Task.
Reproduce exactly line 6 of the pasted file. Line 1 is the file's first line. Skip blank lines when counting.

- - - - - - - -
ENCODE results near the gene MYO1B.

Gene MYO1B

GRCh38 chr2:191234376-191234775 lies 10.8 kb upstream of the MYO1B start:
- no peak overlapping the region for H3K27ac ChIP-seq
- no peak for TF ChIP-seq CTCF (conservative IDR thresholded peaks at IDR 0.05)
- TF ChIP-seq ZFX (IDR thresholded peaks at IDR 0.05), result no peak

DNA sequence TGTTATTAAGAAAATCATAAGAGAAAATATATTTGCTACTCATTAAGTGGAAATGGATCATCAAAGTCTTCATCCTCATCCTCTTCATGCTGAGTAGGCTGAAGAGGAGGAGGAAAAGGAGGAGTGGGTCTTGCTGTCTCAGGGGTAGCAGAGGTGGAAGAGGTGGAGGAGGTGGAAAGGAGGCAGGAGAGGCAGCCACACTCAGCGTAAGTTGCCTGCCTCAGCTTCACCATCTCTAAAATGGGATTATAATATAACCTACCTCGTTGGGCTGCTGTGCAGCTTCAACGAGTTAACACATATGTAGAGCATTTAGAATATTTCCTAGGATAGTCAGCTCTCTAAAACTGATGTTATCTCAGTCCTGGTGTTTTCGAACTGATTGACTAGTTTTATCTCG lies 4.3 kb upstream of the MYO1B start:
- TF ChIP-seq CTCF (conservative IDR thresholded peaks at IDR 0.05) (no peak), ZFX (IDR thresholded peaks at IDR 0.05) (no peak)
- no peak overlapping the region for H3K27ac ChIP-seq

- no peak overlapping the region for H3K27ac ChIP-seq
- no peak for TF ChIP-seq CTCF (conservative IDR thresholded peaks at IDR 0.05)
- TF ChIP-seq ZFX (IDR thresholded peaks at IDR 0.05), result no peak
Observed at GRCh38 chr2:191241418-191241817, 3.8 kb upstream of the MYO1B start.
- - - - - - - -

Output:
- TF ChIP-seq ZFX (IDR thresholded peaks at IDR 0.05), result no peak